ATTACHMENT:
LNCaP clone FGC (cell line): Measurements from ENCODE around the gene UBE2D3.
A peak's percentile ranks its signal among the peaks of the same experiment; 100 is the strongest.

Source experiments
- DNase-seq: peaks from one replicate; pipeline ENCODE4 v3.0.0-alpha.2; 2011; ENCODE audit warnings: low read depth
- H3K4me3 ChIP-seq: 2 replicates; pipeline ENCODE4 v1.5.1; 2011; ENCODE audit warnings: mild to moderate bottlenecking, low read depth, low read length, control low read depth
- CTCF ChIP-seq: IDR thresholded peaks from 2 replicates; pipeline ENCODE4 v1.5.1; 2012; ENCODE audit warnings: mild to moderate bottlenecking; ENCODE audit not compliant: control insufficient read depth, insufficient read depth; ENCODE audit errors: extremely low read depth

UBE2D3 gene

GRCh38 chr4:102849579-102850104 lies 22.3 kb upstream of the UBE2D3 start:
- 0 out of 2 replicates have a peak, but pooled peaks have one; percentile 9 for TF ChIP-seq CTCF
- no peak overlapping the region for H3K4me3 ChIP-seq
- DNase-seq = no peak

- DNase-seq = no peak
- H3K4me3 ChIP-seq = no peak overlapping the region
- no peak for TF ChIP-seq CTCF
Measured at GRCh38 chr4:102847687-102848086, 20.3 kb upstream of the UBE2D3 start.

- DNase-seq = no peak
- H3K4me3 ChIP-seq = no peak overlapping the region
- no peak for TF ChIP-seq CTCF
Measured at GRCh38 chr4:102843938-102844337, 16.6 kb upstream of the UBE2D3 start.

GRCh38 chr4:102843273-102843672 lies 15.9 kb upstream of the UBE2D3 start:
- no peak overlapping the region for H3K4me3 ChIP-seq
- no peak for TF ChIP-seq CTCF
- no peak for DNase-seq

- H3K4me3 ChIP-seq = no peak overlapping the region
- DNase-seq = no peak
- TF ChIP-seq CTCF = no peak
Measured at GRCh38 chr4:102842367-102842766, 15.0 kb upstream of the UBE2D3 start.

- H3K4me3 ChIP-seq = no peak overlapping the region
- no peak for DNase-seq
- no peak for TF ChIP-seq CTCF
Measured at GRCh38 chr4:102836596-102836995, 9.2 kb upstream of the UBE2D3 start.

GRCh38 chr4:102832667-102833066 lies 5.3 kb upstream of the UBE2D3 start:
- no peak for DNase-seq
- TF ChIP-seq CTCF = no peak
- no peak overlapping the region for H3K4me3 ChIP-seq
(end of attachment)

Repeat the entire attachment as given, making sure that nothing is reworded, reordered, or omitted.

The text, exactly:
LNCaP clone FGC (cell line): Measurements from ENCODE around the gene UBE2D3.
A peak's percentile ranks its signal among the peaks of the same experiment; 100 is the strongest.

Source experiments
- DNase-seq: peaks from one replicate; pipeline ENCODE4 v3.0.0-alpha.2; 2011; ENCODE audit warnings: low read depth
- H3K4me3 ChIP-seq: 2 replicates; pipeline ENCODE4 v1.5.1; 2011; ENCODE audit warnings: mild to moderate bottlenecking, low read depth, low read length, control low read depth
- CTCF ChIP-seq: IDR thresholded peaks from 2 replicates; pipeline ENCODE4 v1.5.1; 2012; ENCODE audit warnings: mild to moderate bottlenecking; ENCODE audit not compliant: control insufficient read depth, insufficient read depth; ENCODE audit errors: extremely low read depth

UBE2D3 gene

GRCh38 chr4:102849579-102850104 lies 22.3 kb upstream of the UBE2D3 start:
- 0 out of 2 replicates have a peak, but pooled peaks have one; percentile 9 for TF ChIP-seq CTCF
- no peak overlapping the region for H3K4me3 ChIP-seq
- DNase-seq = no peak

- DNase-seq = no peak
- H3K4me3 ChIP-seq = no peak overlapping the region
- no peak for TF ChIP-seq CTCF
Measured at GRCh38 chr4:102847687-102848086, 20.3 kb upstream of the UBE2D3 start.

- DNase-seq = no peak
- H3K4me3 ChIP-seq = no peak overlapping the region
- no peak for TF ChIP-seq CTCF
Measured at GRCh38 chr4:102843938-102844337, 16.6 kb upstream of the UBE2D3 start.

GRCh38 chr4:102843273-102843672 lies 15.9 kb upstream of the UBE2D3 start:
- no peak overlapping the region for H3K4me3 ChIP-seq
- no peak for TF ChIP-seq CTCF
- no peak for DNase-seq

- H3K4me3 ChIP-seq = no peak overlapping the region
- DNase-seq = no peak
- TF ChIP-seq CTCF = no peak
Measured at GRCh38 chr4:102842367-102842766, 15.0 kb upstream of the UBE2D3 start.

- H3K4me3 ChIP-seq = no peak overlapping the region
- no peak for DNase-seq
- no peak for TF ChIP-seq CTCF
Measured at GRCh38 chr4:102836596-102836995, 9.2 kb upstream of the UBE2D3 start.

GRCh38 chr4:102832667-102833066 lies 5.3 kb upstream of the UBE2D3 start:
- no peak for DNase-seq
- TF ChIP-seq CTCF = no peak
- no peak overlapping the region for H3K4me3 ChIP-seq